AQUACULTURE ENABLING ACT The House and the Senate approved H.3950, a comprehensive bill known as the Aquaculture Enabling Act, and the bill has been enrolled for ratification. "Aquaculture" is defined in the bill as controlled cultivation of an aquatic species in confinement, and "aquaculture business" is defined as involvement in aquaculture for a commercial purpose. The bill provides that the Department of Natural Resources (DNR) has regulatory authority for permitting and licensing pertaining to aquaculture and aquaculture businesses and DNR has authority for enforcement as it affects the public waters of South Carolina. The provisions of the bill do not apply to any saltwater species. The bill provides that applicants for permits or licensure may be required to obtain additional federal or state permits required under current statutes and regulations. The bill includes, but is not limited to, provisions relating to: out-of-state aquaculturists who buy or sell in the state; common carriers of aquaculture products; persons buying, receiving, or selling out-of-state aquaculture products; freshwater gamefish and regulated aquaculture products produced under permit as authorized in the bill; prohibition against engaging in aquaculture for a commercial purpose, except as allowed in the bill, and provisions for violation of this prohibition; circumstances under which a person must obtain an annual aquaculture permit from DNR and provisions and procedures related to various aquaculture permits; conditions which DNR must consider before issuing a permit and before setting permit conditions; provisions, including punishment by fines or imprisonment, for persons who fail to acquire an aquaculture permit or register an aquaculture facility; establishment of magistrate's court jurisdiction for criminal cases arising from the provisions of the bill; and provisions relating to taking of freshwater nongamefish other than shad, herring, and sturgeon.
The bill also includes a provision which makes it unlawful to set or use blue crab traps for commercial purposes in specified waters of Georgetown County.
STATUS: H.3950 was approved by the House and Senate and has been ratified (R.130).
BROADBAND SERVICE EXEMPTED FROM REGULATION BY THE PUBLIC SERVICE COMMISSION The General Assembly passed H.3344, legislation specifying that broadband service is exempt from regulation by the Public Service Commission. Broadband allows for fast access to the Internet, offering integrated access to voice, high-speed data, video-demand services, and interactive information delivery services. The Public Service Commission has not been regulating broadband service.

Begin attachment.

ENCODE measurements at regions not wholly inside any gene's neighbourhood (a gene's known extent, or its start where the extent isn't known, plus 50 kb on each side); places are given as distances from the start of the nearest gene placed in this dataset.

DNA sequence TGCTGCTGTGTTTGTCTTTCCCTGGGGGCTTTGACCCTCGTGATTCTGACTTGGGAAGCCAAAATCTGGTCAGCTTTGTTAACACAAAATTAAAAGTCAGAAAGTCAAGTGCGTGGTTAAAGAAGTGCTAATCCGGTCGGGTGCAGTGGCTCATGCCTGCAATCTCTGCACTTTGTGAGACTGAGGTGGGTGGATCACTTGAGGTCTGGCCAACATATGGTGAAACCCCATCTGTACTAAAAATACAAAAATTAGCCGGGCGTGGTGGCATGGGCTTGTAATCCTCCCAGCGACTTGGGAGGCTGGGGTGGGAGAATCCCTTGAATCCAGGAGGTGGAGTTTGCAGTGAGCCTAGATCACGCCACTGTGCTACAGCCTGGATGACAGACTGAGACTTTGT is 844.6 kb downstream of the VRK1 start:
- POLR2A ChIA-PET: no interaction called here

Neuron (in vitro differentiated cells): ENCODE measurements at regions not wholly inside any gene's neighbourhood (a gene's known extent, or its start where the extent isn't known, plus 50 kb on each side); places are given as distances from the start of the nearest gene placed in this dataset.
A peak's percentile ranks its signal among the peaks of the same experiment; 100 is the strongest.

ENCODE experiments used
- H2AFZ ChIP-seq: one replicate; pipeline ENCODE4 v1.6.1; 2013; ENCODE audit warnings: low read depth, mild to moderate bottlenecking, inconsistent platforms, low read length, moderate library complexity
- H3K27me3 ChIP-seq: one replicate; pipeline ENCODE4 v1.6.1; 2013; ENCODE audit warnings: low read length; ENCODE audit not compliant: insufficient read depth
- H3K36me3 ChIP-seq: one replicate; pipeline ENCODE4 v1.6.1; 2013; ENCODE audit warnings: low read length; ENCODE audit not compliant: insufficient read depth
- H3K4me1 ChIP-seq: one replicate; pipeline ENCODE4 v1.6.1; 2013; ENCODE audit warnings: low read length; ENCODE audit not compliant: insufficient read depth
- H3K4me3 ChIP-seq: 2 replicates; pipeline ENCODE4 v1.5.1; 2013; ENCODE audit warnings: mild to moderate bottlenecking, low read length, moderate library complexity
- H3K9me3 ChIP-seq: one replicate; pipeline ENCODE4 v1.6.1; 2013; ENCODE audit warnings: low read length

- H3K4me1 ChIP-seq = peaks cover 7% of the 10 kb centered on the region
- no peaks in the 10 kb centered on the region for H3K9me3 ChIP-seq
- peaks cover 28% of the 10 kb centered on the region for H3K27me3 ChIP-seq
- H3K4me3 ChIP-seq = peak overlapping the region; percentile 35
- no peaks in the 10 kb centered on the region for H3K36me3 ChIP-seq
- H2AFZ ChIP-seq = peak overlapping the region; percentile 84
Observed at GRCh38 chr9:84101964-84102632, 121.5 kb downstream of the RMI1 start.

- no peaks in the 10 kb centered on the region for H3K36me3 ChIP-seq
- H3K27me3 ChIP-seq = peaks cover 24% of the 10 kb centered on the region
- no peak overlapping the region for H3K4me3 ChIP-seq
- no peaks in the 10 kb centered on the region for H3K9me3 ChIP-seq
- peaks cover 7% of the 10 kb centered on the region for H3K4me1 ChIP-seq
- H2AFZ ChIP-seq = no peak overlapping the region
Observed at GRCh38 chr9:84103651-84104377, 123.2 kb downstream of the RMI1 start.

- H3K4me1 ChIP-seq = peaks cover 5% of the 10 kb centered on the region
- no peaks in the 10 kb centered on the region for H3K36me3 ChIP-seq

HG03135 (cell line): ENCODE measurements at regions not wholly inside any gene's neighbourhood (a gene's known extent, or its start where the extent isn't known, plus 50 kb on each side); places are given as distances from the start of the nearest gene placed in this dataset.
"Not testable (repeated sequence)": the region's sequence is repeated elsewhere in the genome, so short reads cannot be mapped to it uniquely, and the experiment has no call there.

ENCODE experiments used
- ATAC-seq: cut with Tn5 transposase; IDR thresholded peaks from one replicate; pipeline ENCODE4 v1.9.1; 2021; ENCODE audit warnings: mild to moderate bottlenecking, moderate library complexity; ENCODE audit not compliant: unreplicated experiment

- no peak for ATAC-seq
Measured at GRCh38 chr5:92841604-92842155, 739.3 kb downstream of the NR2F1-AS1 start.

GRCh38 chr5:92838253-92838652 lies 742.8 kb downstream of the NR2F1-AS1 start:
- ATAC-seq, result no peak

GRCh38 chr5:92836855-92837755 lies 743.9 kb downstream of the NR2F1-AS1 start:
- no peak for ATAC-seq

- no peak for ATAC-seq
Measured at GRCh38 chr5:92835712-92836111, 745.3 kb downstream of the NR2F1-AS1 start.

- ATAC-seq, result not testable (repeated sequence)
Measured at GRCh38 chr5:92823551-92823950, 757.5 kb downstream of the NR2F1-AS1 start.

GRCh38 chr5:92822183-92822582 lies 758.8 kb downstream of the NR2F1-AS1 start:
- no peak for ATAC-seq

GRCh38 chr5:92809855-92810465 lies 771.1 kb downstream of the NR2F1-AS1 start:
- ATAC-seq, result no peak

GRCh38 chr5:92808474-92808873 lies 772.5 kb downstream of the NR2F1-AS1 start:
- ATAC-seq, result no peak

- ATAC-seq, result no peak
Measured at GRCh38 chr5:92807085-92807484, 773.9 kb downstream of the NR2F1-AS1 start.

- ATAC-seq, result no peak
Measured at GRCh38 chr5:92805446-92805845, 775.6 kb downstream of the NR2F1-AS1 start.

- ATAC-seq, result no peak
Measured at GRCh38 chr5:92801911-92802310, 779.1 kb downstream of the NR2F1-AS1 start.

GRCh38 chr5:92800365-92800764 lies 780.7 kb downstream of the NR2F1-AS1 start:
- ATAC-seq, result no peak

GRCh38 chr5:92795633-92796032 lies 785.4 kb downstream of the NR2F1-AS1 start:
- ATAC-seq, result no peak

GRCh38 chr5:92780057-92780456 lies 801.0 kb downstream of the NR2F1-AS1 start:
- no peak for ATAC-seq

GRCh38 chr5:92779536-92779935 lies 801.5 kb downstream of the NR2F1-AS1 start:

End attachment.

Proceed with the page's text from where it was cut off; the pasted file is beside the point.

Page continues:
STATUS: Having passed the General Assembly, H.3344 was signed into law by the Governor on March 12, 2003, (Act No. 6).
DEPARTMENT OF COMMERCE EXPENDITURES
(See summary under STATE/LOCAL GOVERNMENT)
PREDATORY LENDING The General Assembly passed S.438, the South Carolina High-Cost and Consumer Home Loans Act. This legislation targets certain practices commonly referred to as predatory lending. The legislation:
Title lenders: Provides a definition of a short-term vehicle secured loan, limitations on a title loan period (original period must be at least a month and the renewal periods cannot exceed 240 days or be more than the original term), limits interest accruing after 6th renewal period and provides the borrower 6 equal installments to satisfy the loan, the lender must have a good faith belief of the borrower's ability to repay the loan, cannot make a loan more than the fair market value of the vehicle, and the sole remedy for the lender, except in the event of fraud, is repossession and the sale of the vehicle - surplus going to the borrower. No fees may be charged, unless government entity's charge.
Manufactured Homes: Provides for additional disclosure for manufactured home purchases at least 2 days prior to closing, on credit sales and purchase secured by real estate. Additionally, prohibits class actions and provides the lender a good faith safe harbor for correcting any errors within 60 days after discovery, in favor of the borrower.
STATUS: The General Assembly passed S.438 on May 15, 2003, and the bill was signed into law by the Governor on June 3.
(See summary under CRIME/LAW ENFORCEMENT)